about the Fukushima plant

The german Gesellschaft für Anlagen- und Reaktorsicherheit (GRS) (which is owned by the state of Germany to about one half ) has regularily updated information (in english) about the Fukushima plant and other plants at trouble at:
http://www.grs.de/en/news/information-updates-japanese-nuclear-power-plants

A german version is at
http://www.grs.de/informationen-zur-lage-den-japanischen-kernkraftwerken-fukushima-onagawa-und-tokai

The report is by order of the german ministry for the environment.

The japanese Ministry of Education, Culture, Sports, Science & Technology has a japanese website on the Readings at Monitoring Post out of 20 Km Zone of Fukushima Dai-ichi NPP at:
http://www.mext.go.jp/a_menu/saigaijohou/syousai/1303726.htm

and of Readings of environmental radioactivity level by prefecture at:
http://www.mext.go.jp/a_menu/saigaijohou/syousai/1303723.htm

A partial translation of the pdf’s is possible via google translate
update 19.3.2011: there are now also english pdf’s of the measurements

update 20.3.2011: The above mentioned grs has also a website about the potential dangers of radiation however the old one, which is still in the Google cache was currently a bit more informative. There they say as a “rule of thumb” that

Als Faustregel gilt, dass die Aufnahme von etwa 80 000 Bq Cs-137 bei Erwachsenen einer Strahlenexposition von etwa 1 mSv entspricht.

translation without guarantee: 80 000 Bq of Cs-137 for an adult equates to about 1 mSv.

further translations:
The limit of import into Germany for caesium is 600 Bq/kg. For milk, milkproducts and kids nutrition is 370 Bq/kg. For the beginning of May 1986 (shortly after Chernobyl) the Commission for radiation safety recommended to eat and drink only milk with less than 500 Bq/l of Iodine 131 and green vegetables with less then 250 Bq/kg of Iodine 131 .

4 Responses to “about the Fukushima plant”

  1. Betsy Stronzo Says:

    I found this blog post very readable. Can you give us an update?

  2. nad Says:

    betsy wrote:

    I found this blog post very readable. Can you give us an update?

    Not really. The Wikipedia site at:
    http://en.wikipedia.org/wiki/Fukushima_I_nuclear_accidents gathers the various reports quite timely. It is not so easy to get a lot of information together and it seems to me that there is not much information in the internet.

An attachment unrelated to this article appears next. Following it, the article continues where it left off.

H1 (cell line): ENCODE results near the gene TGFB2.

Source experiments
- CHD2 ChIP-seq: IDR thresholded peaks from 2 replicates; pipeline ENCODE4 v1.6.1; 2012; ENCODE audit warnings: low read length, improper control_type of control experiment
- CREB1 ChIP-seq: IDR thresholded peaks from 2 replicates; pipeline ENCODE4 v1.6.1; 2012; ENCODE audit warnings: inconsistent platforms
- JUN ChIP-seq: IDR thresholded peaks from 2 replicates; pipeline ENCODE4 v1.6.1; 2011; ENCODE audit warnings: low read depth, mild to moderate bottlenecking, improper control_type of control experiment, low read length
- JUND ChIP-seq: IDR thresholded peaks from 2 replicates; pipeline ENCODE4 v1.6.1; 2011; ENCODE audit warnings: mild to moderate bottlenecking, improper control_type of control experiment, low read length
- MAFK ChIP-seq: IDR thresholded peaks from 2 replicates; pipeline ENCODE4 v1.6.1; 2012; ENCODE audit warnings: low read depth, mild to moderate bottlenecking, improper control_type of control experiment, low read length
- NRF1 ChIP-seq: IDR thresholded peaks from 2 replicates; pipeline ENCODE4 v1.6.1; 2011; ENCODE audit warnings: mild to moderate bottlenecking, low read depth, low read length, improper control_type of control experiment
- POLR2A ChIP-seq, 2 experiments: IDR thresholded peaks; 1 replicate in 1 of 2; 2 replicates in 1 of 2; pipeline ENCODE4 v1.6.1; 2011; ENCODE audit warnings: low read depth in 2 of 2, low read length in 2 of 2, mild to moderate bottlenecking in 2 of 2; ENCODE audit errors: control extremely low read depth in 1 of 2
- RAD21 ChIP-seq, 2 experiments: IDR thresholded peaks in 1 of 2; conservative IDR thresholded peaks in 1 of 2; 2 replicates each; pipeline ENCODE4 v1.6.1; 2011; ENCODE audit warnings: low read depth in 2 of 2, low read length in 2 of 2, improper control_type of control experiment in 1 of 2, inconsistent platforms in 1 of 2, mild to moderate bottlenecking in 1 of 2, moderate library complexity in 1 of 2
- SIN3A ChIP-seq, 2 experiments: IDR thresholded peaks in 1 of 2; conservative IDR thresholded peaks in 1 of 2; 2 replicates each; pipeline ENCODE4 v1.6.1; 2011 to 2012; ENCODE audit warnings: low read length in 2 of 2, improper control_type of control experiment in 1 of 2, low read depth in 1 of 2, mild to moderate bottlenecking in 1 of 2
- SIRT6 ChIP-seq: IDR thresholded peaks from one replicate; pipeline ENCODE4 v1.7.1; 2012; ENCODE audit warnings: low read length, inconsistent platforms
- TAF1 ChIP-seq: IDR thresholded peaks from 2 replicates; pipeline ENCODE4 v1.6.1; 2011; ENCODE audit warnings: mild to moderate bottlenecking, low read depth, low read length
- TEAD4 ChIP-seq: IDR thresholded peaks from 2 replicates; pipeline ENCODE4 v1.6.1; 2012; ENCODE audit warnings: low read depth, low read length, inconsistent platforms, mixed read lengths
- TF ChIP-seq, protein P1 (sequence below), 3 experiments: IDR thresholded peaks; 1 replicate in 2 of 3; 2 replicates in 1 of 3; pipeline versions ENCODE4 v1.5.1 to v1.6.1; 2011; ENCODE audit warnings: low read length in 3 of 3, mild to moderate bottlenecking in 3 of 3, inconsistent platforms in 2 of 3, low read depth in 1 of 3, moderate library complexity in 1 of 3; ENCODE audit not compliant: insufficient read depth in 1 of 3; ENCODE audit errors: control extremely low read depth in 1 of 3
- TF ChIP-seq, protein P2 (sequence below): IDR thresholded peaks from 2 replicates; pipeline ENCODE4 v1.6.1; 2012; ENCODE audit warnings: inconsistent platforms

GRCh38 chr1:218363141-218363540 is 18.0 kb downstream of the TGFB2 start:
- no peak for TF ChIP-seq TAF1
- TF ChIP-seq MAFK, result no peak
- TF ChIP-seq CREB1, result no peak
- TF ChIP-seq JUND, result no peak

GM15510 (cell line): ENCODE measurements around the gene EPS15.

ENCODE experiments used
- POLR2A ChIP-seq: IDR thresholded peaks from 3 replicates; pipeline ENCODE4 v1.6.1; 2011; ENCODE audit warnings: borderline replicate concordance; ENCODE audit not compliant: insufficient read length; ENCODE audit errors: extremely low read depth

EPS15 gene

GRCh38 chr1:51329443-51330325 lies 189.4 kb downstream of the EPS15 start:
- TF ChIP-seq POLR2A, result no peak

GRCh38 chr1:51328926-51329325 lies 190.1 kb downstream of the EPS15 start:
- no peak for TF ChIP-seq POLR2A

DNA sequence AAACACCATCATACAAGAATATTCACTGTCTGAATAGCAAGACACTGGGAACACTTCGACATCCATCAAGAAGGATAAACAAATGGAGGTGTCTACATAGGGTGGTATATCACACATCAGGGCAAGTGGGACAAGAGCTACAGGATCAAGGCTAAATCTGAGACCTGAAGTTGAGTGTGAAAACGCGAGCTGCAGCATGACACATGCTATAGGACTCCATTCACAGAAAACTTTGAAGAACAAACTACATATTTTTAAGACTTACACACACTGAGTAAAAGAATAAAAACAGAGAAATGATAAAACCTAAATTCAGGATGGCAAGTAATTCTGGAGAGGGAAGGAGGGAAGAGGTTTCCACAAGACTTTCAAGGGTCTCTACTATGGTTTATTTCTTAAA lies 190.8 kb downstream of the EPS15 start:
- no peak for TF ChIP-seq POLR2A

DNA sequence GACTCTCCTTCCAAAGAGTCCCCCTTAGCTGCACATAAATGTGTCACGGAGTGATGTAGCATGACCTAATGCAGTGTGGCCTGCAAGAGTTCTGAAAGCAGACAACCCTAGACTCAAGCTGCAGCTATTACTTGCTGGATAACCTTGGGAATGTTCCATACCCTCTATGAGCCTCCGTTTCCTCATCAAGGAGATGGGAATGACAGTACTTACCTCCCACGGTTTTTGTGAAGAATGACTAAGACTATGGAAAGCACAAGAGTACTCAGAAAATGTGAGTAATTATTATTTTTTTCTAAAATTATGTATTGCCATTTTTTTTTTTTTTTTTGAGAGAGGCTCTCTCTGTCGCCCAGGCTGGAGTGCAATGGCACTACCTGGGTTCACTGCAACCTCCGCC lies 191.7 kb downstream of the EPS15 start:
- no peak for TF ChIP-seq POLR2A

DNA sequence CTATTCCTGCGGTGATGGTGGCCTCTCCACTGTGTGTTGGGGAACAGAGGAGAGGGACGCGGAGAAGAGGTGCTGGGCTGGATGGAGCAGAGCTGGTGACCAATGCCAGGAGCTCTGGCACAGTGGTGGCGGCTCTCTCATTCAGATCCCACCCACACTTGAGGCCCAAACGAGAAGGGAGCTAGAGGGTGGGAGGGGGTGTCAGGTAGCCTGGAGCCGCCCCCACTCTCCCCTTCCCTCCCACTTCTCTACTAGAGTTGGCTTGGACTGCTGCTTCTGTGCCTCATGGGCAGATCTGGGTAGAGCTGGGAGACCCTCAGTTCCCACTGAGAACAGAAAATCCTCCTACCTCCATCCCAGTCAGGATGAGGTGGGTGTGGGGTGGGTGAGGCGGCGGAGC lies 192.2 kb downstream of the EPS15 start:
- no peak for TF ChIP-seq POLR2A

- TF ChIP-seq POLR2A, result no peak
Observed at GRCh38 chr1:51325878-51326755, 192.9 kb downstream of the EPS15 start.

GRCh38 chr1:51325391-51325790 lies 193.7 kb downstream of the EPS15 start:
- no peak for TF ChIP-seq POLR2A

As everybody I am trying to make sense of the rather sparse reports.
    I have many questions so for example I find that report of the high radiation
    in block 2 and especially the findings of Iodine 134 (see e.g.
    nhk) and then the evacuation of the plant and then the later reports that

    the utility said early Monday it was not able to detect the iodine-134 after reexamining the data. The company said, however, that there was no change in the fact that the water contained such substances as iodine-131 and cesium-137, known as products of nuclear fission.

    (citation from Kyodo) quite disturbing. If they would have found Iodine 134 then this would mean that a nuclear fission took place rather recently because Iodine is a fission product (http://prc.aps.org/abstract/PRC/v1/i4/p1491_1, and because Iodine 134 decays rather rapidly. I am not sure but I think Iodine 134 decays into the stable Xenon^134_54, which is I think is a gas, so it seems it would disappear quickly.
    But I am not sure and I don’t have the time to check this. Unfortunately e.g. the experts at MIT seem to have a bank holiday (The last update there was two days ago).

    I can’t imagine that it is only Tepco who is doing measurements at Fukushima. But I haven’t found any measurement listings, which list in a scientific manner, where and when was found what, regarding contaminated water. There are also not much measurements about the water in the vicinity of the plant. So I am asking myself whats going on there?

  3. nad Says:

    Tepco has now a pdf with measurements about the puddle at block 2 at:

    http://www.tepco.co.jp/en/press/corp-com/release/11032714-e.html

    look at the findings of e.g. technetium

  4. nad Says:

    You may also want to read about the issue of
    Criticality accidents

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